The 3 Most Successful IPOs of 2014 (So Far)

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Now that it's nearly over, we can definitively say that 2014 has been one of the best years for initial public stock offerings in history. In terms of proceeds raised from IPOs, 2014 will challenge or even exceed the year 2000. Which is saying something: That was the height of the dot.com frenzy, when seemingly every new company with a website felt compelled to list on the stock exchange.

As can be expected of a busy IPO year, some of 2014's new stock market titles have been runaway hits soaring above their issue price, while others have belly-flopped. Since we're heading into the most optimistic time of the year, we'll shine a light on the three best performers. In order of stock price appreciation, they are:

GoPro (GPRO)

2014's current IPO front-runner is this company, maker of the popular action photography camera -- the one that's usually responsible for those hairy point-of-view videos posted on Facebook (FB) and other online sharing sites. GoPro's stock hit the market at the end of June priced at $24, and as if this writing it now stands at $70.72 for a muscular 195 percent total return.

Although that's impressive, it should be noted that the current price is quite a bit lower than the stock's high of nearly $94, which it touched in early October. But then the camera was effectively blamed for the horrific accident that befell Formula One racing star Michael Schumacher -- although the journalist making the allegation later recanted -- and the shares cratered.

The stock recovered after the company reported strong third-quarter earnings, and all seemed well again... until GoPro decided to float a secondary issue of stock. It'll sell 10.3 million fresh shares on the market, adding to the nearly 126 million currently outstanding. When secondary share issues are announced, a company's stock often takes a hit, since investors aren't too crazy about their existing stakes being diluted.

Regardless, on a fundamental basis GoPro is a popular, if niche, product, while the company's revenues are growing and its bottom line is well in the black.

Immune Design (IMDZ)

Who isn't eager to find a cure for cancer? That's the thrilling potential of this newly public biotech firm, which develops technologies that help the body's immune system produce cells that battle forms of the illness, in addition to other ailments.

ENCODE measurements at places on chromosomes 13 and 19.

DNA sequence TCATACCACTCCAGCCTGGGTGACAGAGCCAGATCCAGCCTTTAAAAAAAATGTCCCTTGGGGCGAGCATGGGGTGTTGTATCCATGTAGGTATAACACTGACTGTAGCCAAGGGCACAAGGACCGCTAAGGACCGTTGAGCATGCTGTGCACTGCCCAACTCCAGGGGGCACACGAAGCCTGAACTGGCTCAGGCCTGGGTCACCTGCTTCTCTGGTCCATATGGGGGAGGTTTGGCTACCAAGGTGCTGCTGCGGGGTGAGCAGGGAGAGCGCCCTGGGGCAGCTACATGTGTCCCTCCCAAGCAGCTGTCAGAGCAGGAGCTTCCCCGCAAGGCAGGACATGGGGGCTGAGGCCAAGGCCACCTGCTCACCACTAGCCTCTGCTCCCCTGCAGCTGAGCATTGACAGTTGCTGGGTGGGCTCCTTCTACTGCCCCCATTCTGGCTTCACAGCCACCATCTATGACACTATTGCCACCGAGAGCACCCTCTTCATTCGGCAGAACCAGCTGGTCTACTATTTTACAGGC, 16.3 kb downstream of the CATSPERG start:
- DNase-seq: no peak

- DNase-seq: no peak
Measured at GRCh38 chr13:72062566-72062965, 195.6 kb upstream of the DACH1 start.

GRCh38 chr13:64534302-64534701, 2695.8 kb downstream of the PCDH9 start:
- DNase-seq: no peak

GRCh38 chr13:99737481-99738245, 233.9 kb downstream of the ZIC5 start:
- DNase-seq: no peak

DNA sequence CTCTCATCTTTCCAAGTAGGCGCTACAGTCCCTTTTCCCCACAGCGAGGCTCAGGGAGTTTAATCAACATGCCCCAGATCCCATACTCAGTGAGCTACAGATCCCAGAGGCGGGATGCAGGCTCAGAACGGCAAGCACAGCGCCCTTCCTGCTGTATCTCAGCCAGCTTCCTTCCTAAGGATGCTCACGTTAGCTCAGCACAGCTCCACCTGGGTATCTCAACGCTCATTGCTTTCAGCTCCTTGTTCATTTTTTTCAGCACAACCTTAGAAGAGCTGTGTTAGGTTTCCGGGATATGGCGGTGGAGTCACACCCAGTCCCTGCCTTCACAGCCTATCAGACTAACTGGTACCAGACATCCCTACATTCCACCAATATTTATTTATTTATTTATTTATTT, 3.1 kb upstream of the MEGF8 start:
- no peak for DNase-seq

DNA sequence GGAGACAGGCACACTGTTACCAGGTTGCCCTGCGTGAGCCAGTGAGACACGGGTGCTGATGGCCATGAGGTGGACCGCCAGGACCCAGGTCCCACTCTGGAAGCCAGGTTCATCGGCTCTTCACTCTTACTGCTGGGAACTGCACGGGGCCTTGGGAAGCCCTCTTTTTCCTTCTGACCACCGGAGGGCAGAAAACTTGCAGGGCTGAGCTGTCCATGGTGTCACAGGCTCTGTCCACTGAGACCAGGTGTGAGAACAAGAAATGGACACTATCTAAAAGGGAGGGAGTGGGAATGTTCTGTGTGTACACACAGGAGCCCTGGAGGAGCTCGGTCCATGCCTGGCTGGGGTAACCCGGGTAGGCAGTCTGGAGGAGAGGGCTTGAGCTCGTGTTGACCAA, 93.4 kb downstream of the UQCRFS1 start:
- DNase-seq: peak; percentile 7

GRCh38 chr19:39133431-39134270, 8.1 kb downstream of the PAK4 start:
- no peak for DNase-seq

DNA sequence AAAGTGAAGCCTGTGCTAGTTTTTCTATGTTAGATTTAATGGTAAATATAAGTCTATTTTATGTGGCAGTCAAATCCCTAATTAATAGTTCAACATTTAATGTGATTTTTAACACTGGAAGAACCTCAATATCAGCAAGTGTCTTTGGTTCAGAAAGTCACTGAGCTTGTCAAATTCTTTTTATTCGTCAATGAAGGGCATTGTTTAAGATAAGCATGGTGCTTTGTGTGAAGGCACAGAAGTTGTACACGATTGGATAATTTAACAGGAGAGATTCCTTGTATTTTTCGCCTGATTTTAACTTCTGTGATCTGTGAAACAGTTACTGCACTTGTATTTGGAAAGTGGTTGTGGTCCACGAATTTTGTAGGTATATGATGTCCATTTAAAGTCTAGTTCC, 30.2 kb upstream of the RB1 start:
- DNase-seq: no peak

The upside of success in the cancer fight, it goes without saying, is enormous. This is likely one major reason that Immune Design's shares have zoomed up 184 percent less than four months after the company's late July IPO. From an issue price of $12 per share, the company's stock now trades at over $34.

Since it went public, the few news items coming from the company have been rather positive. Mere days after the IPO, it announced that it was licensing its GLAAS discovery platform, which aims to develop treatments for food allergies, to global pharmaceutical giant Sanofi (SNY). Shortly thereafter, the latter's vaccines unit Sanofi Pasteur entered into a collaboration with Immune Design to develop therapies for the herpes simplex virus.

Immune Design's recently released third-quarter results are also helping to support its rising stock price. Thanks to Sanofi, it was able to book its first significant revenue ($3.5 million, to be exact), boding well for its future.

Radius Health (RDUS)

Close on the heels of Immune Design is this biotech company, a developer of women's health products. In particular, Radius Health has its hopes pinned on abaloparatide, a treatment for the bone disease osteoporosis. This ailment is more likely to afflict women.

The company describes the market for osteoporosis as "large and underserved," and it seems the investing public agrees. The stock floated at $8 per share in late July and recently closed at $22.22, for a total return of 178 percent.

That IPO, which saw the company raise $52 million, was actually its second attempt at going public. It originally filed to do so in early 2012 but withdrew the application later in the year, ascribing its decision to "market conditions and volatility." Considering how well the shares have done in the early part of their lives this year, that was a wise move.

As with many newly public biotechs, Radius Health is still deeply in the red, with no revenue to speak of and research and development expenses well in the millions of dollars (almost $14 million for the third quarter, in this case).

But the company's optimism has clearly struck a chord with investors: It hopes to submit abaloparatide for approval to the Food and Drug Administration and European regulators next year; a product launch should follow soon thereafter.

Motley Fool contributor Eric Volkman owns shares of Facebook, his last meaningful IPO investment. The Motley Fool recommends Facebook and GoPro and owns shares of Facebook (FB). Try any of our Foolish newsletter services free for 30 days. Will this be your most successful investment of 2015?: Check out The Motley Fool'sone great stock to buy for 2015 and beyond.
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